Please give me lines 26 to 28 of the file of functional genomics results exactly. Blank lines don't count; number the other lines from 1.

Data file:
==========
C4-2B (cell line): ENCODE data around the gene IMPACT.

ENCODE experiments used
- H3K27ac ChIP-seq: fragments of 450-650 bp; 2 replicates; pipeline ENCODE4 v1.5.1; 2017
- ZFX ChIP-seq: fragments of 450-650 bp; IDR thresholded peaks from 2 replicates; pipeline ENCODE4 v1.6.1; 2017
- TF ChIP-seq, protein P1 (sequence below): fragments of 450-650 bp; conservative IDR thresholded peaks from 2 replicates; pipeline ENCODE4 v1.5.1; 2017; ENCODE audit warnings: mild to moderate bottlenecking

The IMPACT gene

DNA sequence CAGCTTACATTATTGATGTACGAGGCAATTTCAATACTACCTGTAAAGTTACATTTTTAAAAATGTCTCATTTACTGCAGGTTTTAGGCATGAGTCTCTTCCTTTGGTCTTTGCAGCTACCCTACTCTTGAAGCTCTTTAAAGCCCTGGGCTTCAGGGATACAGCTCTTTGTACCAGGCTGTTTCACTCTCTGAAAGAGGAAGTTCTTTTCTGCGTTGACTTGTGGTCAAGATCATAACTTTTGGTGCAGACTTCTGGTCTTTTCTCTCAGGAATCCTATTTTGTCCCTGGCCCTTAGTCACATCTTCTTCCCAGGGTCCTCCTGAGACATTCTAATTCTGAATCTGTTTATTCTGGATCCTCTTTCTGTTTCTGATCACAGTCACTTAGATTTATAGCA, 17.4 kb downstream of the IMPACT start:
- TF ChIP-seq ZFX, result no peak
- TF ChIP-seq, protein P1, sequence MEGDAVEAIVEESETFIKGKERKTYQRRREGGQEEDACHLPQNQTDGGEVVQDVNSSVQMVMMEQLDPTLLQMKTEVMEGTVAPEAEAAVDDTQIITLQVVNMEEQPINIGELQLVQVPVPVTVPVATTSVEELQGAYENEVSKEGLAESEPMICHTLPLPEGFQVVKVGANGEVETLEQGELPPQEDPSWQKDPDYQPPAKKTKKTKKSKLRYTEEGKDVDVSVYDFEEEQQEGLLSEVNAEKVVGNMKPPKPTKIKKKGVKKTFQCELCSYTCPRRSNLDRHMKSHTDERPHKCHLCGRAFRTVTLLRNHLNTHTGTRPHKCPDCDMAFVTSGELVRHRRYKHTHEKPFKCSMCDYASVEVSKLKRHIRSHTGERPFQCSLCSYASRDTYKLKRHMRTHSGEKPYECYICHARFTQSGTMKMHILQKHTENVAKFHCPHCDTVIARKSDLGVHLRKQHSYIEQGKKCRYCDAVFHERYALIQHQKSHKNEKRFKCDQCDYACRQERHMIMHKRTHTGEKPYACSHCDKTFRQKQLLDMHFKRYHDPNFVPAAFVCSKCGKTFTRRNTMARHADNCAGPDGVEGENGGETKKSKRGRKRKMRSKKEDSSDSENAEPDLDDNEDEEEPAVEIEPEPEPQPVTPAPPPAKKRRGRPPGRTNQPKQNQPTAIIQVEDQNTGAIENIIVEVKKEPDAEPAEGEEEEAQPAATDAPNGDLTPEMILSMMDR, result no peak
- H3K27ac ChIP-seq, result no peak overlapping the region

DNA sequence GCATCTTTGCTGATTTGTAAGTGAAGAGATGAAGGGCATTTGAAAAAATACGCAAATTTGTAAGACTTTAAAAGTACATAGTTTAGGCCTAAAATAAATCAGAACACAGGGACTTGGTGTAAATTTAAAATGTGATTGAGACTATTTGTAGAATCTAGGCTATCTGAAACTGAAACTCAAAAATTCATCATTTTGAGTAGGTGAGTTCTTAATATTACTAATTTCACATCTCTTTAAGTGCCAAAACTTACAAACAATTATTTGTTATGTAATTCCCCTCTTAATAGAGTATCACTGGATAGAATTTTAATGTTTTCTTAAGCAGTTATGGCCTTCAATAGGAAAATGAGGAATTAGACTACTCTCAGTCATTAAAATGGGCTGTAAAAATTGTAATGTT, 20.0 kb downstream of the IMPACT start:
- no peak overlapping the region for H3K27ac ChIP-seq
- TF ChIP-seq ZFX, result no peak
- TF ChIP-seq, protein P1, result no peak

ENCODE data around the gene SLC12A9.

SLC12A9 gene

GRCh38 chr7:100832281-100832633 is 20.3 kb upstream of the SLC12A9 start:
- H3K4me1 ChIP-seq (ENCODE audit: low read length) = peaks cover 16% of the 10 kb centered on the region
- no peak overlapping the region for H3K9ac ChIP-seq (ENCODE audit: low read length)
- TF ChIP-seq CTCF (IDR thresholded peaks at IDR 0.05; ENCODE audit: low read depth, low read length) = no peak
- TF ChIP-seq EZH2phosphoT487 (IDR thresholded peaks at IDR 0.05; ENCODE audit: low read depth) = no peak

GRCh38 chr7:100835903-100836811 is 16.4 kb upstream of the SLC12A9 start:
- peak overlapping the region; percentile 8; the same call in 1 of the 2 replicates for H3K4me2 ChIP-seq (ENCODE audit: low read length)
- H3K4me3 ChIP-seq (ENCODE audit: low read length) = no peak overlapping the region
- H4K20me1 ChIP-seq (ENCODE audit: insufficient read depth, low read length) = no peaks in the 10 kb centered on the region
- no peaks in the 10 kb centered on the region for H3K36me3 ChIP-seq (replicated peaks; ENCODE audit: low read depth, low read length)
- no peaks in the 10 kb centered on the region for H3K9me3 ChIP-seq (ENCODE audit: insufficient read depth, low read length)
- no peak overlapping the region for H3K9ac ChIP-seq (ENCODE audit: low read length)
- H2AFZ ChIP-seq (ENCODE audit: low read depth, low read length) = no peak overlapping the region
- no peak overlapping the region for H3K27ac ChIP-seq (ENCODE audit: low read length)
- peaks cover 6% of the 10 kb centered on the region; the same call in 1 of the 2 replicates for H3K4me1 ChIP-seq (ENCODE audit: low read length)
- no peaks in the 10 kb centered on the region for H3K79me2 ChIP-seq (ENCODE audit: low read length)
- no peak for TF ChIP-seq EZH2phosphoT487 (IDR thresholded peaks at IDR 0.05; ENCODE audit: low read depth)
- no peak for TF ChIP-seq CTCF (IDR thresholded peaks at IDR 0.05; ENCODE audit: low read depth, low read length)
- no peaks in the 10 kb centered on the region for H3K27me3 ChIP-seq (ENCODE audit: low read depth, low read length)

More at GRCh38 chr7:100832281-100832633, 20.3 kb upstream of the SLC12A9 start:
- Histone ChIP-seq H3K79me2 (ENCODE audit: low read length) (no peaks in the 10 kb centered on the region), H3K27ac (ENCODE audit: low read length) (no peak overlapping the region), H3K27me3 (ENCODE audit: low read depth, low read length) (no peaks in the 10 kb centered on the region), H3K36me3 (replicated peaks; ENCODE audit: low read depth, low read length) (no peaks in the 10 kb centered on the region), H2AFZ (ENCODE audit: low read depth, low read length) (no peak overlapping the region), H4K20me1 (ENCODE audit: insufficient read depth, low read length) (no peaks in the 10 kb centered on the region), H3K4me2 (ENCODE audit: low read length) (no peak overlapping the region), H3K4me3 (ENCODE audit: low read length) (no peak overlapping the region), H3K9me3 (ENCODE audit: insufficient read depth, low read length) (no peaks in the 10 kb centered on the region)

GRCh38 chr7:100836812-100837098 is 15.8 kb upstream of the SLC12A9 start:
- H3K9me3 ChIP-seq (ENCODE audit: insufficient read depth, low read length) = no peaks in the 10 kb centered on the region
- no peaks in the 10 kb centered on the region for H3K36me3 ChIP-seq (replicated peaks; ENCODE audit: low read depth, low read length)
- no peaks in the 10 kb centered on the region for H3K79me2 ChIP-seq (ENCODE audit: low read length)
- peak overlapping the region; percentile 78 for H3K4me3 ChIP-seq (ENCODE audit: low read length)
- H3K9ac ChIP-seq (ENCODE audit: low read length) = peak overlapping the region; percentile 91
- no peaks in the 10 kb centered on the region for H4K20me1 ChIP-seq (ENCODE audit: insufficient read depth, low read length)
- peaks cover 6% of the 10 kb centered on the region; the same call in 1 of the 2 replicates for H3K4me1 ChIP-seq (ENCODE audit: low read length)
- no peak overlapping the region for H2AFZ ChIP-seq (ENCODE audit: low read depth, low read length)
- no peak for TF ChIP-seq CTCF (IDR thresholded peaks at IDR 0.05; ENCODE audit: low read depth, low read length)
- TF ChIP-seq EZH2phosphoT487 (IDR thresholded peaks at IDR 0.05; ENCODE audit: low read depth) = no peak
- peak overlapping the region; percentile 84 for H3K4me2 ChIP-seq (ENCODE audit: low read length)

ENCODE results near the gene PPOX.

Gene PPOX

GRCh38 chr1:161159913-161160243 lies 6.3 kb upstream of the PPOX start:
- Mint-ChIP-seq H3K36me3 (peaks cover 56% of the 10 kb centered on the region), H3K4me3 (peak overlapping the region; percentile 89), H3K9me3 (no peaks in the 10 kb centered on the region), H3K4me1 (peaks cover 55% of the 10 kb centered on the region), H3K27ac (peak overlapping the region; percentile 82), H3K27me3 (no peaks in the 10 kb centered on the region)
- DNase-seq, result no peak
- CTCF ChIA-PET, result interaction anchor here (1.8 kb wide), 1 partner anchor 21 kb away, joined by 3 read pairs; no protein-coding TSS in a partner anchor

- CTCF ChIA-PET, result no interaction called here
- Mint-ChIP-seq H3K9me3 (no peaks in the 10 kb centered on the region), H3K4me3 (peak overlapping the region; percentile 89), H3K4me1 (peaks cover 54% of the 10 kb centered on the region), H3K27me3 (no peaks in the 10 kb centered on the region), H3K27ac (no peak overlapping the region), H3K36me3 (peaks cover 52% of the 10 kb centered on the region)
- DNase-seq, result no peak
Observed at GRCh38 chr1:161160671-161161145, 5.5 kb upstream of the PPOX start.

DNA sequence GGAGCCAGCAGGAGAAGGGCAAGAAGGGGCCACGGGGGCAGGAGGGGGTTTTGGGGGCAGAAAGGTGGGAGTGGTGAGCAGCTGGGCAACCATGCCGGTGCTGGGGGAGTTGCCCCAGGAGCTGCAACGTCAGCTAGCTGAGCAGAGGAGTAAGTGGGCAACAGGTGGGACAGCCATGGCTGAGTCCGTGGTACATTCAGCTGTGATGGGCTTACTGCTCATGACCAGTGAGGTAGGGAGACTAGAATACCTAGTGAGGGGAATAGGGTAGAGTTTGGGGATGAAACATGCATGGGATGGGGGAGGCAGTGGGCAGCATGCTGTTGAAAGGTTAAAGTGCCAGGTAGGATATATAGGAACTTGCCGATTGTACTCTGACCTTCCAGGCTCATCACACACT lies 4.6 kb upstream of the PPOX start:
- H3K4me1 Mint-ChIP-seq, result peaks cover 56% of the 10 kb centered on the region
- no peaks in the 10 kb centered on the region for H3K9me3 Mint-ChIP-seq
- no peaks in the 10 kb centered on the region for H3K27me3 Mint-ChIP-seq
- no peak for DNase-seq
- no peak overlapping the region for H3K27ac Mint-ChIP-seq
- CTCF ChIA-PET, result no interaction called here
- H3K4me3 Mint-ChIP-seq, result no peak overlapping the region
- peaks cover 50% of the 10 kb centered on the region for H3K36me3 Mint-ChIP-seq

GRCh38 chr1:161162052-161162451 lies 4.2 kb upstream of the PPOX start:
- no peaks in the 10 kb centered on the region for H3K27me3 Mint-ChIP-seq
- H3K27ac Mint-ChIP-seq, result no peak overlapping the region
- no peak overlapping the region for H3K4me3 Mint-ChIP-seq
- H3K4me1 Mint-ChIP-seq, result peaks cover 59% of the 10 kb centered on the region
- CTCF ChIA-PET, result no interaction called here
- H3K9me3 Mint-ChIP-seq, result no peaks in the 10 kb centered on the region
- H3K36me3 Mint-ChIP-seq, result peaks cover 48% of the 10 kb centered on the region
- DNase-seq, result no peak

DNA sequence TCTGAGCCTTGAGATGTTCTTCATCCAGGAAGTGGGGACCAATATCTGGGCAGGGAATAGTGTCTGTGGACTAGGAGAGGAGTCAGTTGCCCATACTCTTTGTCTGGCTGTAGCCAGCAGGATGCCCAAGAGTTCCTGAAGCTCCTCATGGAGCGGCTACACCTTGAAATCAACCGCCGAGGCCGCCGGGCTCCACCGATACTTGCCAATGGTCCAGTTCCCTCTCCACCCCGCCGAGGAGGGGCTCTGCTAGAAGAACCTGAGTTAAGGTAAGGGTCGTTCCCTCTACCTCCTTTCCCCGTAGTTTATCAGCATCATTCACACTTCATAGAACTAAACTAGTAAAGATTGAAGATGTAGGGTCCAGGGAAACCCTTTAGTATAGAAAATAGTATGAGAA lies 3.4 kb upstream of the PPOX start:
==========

- no peaks in the 10 kb centered on the region for H3K36me3 ChIP-seq (replicated peaks; ENCODE audit: low read depth, low read length)
- no peaks in the 10 kb centered on the region for H3K9me3 ChIP-seq (ENCODE audit: insufficient read depth, low read length)
- no peak overlapping the region for H3K9ac ChIP-seq (ENCODE audit: low read length)